someone uses their software they've gotten from you and that someone
sues SGI takes no responsibility for that someone and they are all
your problem. Is this an accurate reading of the above? Or is there
This is not legal advice; just academic discussion. No attorney-client
relationship is established, etc. Sorry but got to do this to protect
SGI can sue you for any valid cause of action, with or without the contract,
whether or not you use (, distribute, etc.) their software or not (of course
whether SGI will be successful is another matter). Certainly, the primary
goal of an indemnity is typically to cover off third-party actions. If there
is something of dispute between the parties no contract is required to
provide the damaged party the ability to obtain compensation since the
damaged party can simply sue the other; the same can't simply be said of
actions brought against one of the parties by third parties. Nevertheless,
sometimes an indemnity is intentionally drafted to cover losses caused by
one party to the other (typically for some procedural and substantive
reasons). For example, such indemnities often cover breaches of
representations and warranties (note that language at the tail end of the
SGI clause). It is not beyond the realm that an indemnity clause can cover
losses caused by one party to the other (outside of the breach of
representation and warranty scenario). Indeed, such indemnity clauses may
cover losses not stricly based on a legal cause of action i.e. it is instead
based on a "private" law. The SGI clause here may (or may not) be
interpreted that widely. Of course, many other factors could come into play
such unconscionability/contract of adhesion, lack of consideration,
ambiguity of the clause, etc. which could seriously limit the scope and/or
effectiveness of such broad indemnity clauses including the SGI clause.
FYI indemnity clauses typically work on a notice basis. That is, the damaged
party (indemnitee) notices the indemnitor that it has suffered a loss. The
indemnitor then either refuses (and then typically awaits a lawsuit) or else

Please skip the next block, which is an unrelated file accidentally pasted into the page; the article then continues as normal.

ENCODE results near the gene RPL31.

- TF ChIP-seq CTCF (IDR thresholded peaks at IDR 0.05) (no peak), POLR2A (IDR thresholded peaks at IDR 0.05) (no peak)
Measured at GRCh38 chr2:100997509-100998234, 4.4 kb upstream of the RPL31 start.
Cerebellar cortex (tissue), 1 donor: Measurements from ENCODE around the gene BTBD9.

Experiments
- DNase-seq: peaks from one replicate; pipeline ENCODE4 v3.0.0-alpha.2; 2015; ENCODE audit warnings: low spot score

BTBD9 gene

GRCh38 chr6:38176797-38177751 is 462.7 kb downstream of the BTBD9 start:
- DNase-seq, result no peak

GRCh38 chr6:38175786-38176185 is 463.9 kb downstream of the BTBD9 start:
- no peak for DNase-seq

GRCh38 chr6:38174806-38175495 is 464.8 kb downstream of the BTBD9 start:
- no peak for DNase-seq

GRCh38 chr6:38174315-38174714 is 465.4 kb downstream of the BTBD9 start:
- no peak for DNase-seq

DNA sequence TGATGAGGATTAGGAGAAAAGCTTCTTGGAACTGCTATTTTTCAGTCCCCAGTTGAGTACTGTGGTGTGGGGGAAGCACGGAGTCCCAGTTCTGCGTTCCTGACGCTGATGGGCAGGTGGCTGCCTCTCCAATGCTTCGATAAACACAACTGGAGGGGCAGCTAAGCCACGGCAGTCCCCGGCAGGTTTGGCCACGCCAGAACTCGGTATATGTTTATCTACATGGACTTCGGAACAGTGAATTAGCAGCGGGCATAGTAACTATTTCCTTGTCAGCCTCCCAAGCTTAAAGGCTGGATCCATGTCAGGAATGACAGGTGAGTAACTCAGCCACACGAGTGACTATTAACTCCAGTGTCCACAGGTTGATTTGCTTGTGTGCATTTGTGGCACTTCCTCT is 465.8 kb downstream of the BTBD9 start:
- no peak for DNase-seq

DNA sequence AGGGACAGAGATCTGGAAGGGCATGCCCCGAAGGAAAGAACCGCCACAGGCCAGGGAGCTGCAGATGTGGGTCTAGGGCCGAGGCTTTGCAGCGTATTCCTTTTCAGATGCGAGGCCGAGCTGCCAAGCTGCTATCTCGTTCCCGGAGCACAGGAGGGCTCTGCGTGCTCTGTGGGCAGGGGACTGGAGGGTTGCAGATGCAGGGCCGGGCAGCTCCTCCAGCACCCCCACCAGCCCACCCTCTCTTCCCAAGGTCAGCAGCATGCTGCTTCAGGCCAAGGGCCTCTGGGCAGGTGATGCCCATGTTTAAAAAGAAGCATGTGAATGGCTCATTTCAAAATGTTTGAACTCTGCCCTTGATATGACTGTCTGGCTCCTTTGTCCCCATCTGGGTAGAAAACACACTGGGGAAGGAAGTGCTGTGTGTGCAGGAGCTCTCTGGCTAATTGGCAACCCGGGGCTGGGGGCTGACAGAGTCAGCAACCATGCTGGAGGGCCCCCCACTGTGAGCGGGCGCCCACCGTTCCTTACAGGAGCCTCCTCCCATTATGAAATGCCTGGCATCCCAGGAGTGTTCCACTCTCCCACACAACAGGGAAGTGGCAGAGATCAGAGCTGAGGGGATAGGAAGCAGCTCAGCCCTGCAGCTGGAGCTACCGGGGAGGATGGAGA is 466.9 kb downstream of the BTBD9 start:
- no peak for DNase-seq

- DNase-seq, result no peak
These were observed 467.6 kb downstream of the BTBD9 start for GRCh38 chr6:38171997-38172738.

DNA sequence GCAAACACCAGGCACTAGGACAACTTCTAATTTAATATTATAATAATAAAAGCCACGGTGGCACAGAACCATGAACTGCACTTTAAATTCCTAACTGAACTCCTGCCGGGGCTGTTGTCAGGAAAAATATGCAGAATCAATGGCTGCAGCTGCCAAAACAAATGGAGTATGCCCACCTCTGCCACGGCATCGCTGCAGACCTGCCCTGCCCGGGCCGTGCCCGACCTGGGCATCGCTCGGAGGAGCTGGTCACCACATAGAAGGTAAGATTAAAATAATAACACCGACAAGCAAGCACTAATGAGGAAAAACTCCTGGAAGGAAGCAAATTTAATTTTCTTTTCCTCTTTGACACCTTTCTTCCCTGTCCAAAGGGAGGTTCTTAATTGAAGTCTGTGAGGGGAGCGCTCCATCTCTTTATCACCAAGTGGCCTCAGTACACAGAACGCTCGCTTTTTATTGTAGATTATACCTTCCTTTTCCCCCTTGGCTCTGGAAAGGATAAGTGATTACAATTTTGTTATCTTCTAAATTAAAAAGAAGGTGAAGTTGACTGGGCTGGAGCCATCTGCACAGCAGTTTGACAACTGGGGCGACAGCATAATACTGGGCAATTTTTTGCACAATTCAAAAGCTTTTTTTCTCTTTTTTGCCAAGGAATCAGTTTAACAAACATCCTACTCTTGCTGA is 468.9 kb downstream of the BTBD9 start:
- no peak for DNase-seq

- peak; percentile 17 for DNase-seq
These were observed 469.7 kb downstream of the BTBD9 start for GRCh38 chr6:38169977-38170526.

negotiates/pays the loss.
Chloe> This is not legal advice, no attorney-client relationship is
Chloe> established, etc. etc.
>> From: James LewisMoss <firstname.lastname@example.org> To: Henning Makholm
>> <email@example.com> CC: James LewisMoss
>> <firstname.lastname@example.org>, email@example.com Subject:
>> Re: SGI Free SW license 1.1 compatability with Xfree86 style
>> Date: 05 Jul 2000 22:04:31 -0400
>> >>>>> On 05 Jul 2000 16:05:56 +0200, Henning Makholm
>> >>>>> <firstname.lastname@example.org>
Henning> Scripsit James LewisMoss <email@example.com>
>> >> On 30 Jun 2000 18:49:01 +0200, Henning Makholm
>> >> <firstname.lastname@example.org> said:
Henning> That is a very broad clause: "Recipient will .. indemnify
Henning> .. SGI from, .. any loss ... arising out of Recipient's use
Henning> .. of the Covered Code". That seems to mean that if I use
Henning> the software in a business that competes successfully with
Henning> SGI, they could sue me and demand that I pay up for their
Henning> lost profits. If that's a legal interpretation I'd say this
Henning> is quite nonfree.
>> >> This reads to me just as a no warranty clause.
Henning> That is probably the intent of it. However, can you refuse
Henning> that my reading is one of the cases the language actually
>> Actually yes. It looks like a standard no warranty clause. It
>> uses big words and could have been clearer by just saying NO
>> WARRANTY, but I don't see your reading in it.
@James LewisMoss <email@example.com> | Blessed Be!
@ http://jimdres.home.mindspring.com | Linux is kewl!